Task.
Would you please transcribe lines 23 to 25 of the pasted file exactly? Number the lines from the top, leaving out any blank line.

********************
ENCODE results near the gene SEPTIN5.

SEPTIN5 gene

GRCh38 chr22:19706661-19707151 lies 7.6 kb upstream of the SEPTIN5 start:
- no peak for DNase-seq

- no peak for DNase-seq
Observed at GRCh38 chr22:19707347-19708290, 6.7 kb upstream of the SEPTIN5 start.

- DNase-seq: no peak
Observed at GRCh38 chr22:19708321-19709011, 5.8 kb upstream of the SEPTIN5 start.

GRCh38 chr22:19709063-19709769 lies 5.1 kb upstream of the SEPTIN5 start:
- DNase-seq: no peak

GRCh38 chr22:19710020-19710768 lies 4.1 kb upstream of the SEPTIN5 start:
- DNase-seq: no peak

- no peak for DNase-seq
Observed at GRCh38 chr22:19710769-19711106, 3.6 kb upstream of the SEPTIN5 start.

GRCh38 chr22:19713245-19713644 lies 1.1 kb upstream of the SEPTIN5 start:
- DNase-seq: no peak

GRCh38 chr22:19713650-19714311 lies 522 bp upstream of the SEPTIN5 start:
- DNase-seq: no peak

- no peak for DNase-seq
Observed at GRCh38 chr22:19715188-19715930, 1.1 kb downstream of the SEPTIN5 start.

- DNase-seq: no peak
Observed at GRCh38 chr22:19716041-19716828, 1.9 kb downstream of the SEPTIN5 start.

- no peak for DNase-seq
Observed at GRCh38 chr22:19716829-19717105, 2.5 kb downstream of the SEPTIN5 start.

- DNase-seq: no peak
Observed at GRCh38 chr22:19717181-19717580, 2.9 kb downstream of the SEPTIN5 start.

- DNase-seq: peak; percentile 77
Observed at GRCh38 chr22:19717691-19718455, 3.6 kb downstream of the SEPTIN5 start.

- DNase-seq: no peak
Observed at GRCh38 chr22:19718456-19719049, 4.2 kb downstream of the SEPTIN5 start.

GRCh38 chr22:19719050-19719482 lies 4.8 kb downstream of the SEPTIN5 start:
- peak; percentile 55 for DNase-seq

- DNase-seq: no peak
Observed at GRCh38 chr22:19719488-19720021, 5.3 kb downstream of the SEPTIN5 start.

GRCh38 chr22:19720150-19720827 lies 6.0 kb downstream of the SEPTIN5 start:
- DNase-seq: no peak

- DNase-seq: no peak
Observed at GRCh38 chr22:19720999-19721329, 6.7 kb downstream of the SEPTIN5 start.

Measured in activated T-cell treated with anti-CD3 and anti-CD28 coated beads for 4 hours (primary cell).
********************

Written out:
- no peak for DNase-seq
Observed at GRCh38 chr22:19716829-19717105, 2.5 kb downstream of the SEPTIN5 start.

- DNase-seq: no peak